Creating a more flexible IT environment – Cranfield University

Cranfield University, a postgraduate institution, needed to provide its staff and students with a technology environment with the safety of knowing that server platforms could be installed without the worry of licensing them. The University invested in a Microsoft Enterprise Server Platform Agreement (ESPA), which saved them over £30,000 and provided the flexibility they were looking for.


Cranfield University, set on two campuses in Bedfordshire (Cranfield) and Wiltshire (Shrivenham), is a wholly postgraduate institution catering for those wishing to enrol on Masters’, Doctorate and professional development programmes. Cranfield serves around 2,600 full time students, with an additional 2,000 studying part-time. With expertise in aerospace, automotive, defence, energy, environment, health, management, manufacturing and security, Cranfield rely on their technology being reliable and flexible to their needs.

Like so many other academic establishments across the UK, Cranfield are constantly battling to drive down costs yet still deliver to a high standard. The University felt that they may be able to alter their IT infrastructure in order to achieve the target of lower costs, but were wary that any large changes to their current technologies may adversely impact their ability to deliver in the way they wanted.

Cranfield’s IT department realised that, when building new academic applications in Microsoft SQL Server, they were paying out to license each of them individually, which was often expensive. They found that this was not only uneconomical, but it also did not provide them with the flexibility they were looking for.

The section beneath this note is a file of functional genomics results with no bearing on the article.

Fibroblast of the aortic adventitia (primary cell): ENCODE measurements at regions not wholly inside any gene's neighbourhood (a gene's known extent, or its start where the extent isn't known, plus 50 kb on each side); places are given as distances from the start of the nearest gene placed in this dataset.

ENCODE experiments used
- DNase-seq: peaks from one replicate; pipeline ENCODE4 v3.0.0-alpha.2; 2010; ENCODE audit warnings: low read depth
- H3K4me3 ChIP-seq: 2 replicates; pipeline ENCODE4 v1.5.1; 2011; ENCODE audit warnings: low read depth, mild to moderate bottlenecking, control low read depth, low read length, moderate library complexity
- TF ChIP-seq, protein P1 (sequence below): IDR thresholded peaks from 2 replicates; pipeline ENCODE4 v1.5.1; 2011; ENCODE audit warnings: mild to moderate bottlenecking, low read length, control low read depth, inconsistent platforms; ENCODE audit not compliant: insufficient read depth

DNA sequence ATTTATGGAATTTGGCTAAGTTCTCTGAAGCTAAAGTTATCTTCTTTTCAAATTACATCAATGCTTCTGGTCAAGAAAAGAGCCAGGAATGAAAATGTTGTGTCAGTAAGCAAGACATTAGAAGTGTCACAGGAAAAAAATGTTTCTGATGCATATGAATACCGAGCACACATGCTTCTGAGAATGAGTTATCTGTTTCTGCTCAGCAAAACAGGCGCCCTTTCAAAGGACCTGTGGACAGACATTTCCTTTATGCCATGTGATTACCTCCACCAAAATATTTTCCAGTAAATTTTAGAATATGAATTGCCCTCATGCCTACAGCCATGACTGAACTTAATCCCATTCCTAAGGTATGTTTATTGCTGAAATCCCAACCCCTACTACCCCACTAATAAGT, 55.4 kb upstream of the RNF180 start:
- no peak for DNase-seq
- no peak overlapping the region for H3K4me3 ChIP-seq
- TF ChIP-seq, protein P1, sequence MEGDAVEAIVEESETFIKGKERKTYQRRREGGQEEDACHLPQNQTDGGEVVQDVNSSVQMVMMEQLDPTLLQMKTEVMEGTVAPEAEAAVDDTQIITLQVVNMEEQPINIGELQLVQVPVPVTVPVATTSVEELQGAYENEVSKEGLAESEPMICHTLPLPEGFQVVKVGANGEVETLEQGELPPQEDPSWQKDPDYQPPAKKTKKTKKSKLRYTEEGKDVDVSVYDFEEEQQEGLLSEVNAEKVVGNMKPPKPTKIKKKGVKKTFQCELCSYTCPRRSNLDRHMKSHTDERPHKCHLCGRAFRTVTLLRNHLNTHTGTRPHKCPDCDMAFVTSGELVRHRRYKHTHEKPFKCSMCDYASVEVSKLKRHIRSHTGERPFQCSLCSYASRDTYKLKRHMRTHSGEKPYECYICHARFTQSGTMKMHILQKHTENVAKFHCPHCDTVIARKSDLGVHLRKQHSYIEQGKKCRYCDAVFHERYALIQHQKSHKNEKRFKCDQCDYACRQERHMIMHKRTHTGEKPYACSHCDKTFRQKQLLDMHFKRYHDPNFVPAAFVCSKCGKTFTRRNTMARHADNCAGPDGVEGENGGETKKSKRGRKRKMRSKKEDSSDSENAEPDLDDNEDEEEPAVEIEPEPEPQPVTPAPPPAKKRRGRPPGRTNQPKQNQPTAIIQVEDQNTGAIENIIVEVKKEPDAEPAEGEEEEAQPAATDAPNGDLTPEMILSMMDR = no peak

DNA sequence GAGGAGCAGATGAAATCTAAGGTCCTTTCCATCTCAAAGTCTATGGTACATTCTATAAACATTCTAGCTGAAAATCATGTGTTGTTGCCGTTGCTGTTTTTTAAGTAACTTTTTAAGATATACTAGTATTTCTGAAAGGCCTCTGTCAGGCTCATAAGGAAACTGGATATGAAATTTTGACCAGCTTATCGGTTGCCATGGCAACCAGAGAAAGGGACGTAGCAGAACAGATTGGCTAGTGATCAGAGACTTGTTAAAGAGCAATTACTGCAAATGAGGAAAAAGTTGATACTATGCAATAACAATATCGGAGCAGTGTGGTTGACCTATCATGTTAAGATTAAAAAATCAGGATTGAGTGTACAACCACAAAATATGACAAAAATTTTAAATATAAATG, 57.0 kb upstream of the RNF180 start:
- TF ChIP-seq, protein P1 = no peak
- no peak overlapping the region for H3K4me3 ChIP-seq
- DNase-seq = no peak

Having been a Microsoft SQL Server user, Cranfield were aware of the capabilities which Microsoft products could offer.  They therefore approached a number of Microsoft partners, including Pugh and Civica, to see what new licensing options they may be able to adopt as they felt that ‘Microsoft are known products, and that’s what people expect to use.’

Mike Young at Pugh’s clear communication of the options to the University allowed them to discover ESPA, an agreement developed by Microsoft which enables new server platforms to be installed in the safety of knowing that they do not need to be separately licensed. The fixed cost of ESPA meant that Cranfield paid a one-off cost up-front and didn’t need to worry about budgeting for any additional costs associated with new requirements throughout the year, whilst also allowing the numerous faculties to develop their own server platforms as and when desired.

ESPA not only gave Cranfield the flexibility that they were looking for, but also saved over £30,000, whilst maintaining their capability to deliver.

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